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iOS Swift 2.0 Enumerations and Optionals Introduction to Enumerations Enums and Objects

Paul Je
Paul Je
4,435 Points

Looking for Explanation

Hey guys,

Just kind of confused and wanted to clarify. Does "switch" mean you're switching the constraint (direction) for the result of each case? If not, what's an easy description on how to understand what a switch is?

Secondly, what's the reasoning behind using location.y instead of Point.y for example?

classes.swift
class Point {
    var x: Int
    var y: Int

    init(x: Int, y: Int){
        self.x = x
        self.y = y
    }
}

enum Direction {
    case Left 
    case Right
    case Up
    case Down
}


class Robot {
    var location: Point

    init() {
        self.location = Point(x: 0, y: 0)
    }

    func move(direction: Direction) {
        // Enter your code below
        switch direction {
        case .Left: location.x -= 1
         case .Right: location.x += 1
          case .Up: location.y += 1 
           case .Down: location.y -= 1

    }
}

3 Answers

Paul, just noticed you have a missing closing curly brace:

    func move(direction: Direction) {
        // Enter your code below
        switch direction {
        case .Left: location.x -= 1
         case .Right: location.x += 1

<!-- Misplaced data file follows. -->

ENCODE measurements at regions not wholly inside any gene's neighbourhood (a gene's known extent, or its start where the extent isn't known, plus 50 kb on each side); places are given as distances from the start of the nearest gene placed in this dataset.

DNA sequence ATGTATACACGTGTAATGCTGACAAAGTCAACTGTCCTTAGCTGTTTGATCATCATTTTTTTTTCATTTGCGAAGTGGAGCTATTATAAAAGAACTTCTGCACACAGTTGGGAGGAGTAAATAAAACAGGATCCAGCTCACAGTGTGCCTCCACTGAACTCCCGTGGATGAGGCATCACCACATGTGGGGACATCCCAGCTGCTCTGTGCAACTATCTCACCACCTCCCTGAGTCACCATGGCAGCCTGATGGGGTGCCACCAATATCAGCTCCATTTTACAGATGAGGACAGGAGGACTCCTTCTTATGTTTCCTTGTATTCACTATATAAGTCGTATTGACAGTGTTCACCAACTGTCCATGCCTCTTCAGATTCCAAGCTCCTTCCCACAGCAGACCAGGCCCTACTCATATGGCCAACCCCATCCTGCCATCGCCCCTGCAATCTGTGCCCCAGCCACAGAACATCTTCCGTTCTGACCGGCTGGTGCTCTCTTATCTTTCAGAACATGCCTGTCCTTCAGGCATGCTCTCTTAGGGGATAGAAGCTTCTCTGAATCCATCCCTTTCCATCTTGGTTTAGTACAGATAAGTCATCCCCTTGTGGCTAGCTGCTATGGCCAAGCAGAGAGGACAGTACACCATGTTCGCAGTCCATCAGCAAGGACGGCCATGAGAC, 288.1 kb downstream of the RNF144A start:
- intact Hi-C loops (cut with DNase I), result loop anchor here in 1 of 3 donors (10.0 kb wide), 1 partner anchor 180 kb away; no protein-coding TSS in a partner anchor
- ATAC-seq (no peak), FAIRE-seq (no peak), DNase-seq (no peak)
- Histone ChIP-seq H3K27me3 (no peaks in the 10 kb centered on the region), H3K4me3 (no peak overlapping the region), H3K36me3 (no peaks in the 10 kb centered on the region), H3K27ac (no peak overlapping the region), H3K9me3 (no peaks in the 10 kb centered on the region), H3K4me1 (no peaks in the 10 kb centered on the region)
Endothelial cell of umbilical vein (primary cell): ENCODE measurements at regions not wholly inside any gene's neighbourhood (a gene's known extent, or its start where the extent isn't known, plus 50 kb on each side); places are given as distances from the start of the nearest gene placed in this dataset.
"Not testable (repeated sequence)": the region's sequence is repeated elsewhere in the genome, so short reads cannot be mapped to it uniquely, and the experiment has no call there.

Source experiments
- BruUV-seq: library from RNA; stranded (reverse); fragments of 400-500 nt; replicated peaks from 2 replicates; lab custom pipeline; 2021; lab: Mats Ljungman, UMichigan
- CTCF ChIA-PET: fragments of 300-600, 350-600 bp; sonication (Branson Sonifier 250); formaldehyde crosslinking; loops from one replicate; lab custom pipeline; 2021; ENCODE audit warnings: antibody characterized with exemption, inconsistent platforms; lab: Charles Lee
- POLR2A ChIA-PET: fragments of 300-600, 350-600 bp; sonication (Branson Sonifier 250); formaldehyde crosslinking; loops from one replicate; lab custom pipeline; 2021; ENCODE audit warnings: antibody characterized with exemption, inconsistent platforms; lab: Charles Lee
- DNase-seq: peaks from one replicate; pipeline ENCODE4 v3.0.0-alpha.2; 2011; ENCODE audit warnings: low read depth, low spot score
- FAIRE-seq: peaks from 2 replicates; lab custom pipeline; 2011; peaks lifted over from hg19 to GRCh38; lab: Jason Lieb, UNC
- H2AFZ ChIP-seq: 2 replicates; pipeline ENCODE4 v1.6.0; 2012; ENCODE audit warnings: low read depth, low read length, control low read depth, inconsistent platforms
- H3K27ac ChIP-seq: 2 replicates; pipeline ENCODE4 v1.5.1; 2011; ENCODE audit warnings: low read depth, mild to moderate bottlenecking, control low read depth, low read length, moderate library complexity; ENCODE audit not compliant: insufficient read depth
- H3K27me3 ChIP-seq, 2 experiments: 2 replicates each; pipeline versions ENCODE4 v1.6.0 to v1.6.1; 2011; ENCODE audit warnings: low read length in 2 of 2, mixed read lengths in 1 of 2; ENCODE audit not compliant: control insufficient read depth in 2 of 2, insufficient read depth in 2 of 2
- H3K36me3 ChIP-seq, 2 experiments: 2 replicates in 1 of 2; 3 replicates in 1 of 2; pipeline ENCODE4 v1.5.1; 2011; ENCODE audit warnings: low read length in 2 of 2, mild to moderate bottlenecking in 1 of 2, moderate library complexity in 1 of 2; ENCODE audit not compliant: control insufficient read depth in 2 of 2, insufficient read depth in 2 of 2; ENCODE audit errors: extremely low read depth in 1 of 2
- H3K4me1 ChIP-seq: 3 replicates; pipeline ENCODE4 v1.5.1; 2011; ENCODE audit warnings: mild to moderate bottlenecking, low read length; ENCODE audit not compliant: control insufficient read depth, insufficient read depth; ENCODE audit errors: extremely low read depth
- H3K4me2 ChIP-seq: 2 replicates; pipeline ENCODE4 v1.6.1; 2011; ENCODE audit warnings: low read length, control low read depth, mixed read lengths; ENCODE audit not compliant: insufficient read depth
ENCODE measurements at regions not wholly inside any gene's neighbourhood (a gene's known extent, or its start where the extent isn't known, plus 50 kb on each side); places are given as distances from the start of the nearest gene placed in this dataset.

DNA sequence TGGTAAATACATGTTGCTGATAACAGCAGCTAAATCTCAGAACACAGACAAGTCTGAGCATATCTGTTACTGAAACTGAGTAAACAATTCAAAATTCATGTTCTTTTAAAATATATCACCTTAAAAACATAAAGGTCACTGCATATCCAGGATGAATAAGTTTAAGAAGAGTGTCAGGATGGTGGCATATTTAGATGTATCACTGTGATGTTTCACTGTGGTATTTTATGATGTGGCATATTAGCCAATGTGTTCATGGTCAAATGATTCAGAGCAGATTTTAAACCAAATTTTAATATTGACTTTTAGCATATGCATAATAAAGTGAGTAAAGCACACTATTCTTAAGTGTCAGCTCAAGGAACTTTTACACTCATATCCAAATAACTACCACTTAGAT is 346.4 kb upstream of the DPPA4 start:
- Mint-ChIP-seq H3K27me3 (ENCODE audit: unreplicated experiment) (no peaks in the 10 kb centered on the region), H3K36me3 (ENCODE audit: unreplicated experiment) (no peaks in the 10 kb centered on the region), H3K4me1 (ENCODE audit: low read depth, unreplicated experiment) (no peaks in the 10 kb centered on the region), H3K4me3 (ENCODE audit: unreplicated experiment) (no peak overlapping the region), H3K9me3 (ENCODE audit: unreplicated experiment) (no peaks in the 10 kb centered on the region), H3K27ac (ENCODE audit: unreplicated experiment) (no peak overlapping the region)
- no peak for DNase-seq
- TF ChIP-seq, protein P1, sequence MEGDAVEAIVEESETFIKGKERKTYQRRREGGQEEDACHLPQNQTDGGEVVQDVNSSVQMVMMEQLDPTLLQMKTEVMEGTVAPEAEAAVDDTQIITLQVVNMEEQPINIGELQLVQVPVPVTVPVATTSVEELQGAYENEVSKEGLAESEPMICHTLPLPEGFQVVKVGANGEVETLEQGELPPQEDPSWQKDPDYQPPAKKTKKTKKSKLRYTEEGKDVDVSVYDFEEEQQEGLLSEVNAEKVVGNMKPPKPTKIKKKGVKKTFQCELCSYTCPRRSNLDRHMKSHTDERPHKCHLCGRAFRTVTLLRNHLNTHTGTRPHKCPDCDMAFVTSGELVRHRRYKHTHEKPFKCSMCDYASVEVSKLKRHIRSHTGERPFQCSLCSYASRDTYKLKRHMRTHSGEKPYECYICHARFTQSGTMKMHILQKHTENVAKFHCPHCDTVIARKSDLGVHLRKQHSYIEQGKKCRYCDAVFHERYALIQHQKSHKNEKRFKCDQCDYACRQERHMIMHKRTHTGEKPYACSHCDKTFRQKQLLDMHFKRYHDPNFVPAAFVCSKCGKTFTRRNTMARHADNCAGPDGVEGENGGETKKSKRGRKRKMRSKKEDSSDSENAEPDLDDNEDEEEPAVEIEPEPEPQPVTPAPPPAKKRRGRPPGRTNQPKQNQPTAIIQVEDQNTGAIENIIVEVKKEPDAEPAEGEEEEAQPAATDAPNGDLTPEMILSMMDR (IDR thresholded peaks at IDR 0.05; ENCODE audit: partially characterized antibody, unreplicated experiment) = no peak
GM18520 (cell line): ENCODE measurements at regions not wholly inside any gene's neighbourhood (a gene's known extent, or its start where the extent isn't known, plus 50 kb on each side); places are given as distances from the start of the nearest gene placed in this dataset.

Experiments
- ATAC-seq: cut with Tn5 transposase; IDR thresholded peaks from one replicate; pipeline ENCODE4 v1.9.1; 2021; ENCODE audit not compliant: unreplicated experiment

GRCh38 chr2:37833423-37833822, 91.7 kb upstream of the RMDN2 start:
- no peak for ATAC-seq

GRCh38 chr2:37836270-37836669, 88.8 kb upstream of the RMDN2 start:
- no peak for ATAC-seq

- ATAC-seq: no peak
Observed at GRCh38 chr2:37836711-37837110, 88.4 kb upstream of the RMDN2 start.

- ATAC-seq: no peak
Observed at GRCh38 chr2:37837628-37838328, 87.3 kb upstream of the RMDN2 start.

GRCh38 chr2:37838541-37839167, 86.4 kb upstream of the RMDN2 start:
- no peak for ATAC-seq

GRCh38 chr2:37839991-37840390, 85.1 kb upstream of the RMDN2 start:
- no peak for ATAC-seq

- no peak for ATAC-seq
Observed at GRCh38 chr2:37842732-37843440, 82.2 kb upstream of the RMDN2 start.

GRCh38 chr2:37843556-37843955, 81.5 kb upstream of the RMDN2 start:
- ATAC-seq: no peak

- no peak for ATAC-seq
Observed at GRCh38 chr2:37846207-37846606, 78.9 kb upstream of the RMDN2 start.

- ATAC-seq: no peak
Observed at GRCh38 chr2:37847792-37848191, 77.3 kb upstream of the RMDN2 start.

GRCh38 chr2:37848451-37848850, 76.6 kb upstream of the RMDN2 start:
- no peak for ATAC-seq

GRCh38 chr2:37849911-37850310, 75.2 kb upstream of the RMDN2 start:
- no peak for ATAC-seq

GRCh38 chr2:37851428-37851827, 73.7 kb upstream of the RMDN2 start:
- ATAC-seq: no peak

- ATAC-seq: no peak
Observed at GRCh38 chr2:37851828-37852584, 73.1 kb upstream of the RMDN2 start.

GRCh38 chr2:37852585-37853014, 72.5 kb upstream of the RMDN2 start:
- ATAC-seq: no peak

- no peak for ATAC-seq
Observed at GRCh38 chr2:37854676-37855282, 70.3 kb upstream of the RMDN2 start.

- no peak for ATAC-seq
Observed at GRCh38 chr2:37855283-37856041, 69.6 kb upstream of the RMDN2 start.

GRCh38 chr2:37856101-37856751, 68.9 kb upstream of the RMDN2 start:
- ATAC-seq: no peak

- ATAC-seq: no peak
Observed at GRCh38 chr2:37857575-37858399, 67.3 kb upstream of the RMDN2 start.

case .Up: location.y += 1 
           case .Down: location.y -= 1
        }  //missing
    }

The function takes one parameter, a direction. Think of switch as a shorthand way of writing if...else if...else... statements. Thinking this way, the first case says: if direction is Left, then do something. The second case says: else if direction is Right, then do something different.

In each case, what is done is either the x or y value of location (which is a Point) is incremented or decremented.

Damien Watson
Damien Watson
27,419 Points

Hi Paul,

A 'switch' statement checks a variable and then directs the flow to the relevant code. As in real life, when a train arrives at a switch based upon what train it is, it is then directed to the relevant track (I know nothing of trains so forgive my ignorance train lovers ;).

Another way to think of a switch (thought much messier) is using if statements, else if, else if etc.

Location is created as a variable of method Point, so using Point.y wouldn't make sense. When you set Location = Point(x:0, y:0), you are saying set Location to a Point object with x=0 and y=0.

Paul Je
Paul Je
4,435 Points

Thanks guys makes so much more sense !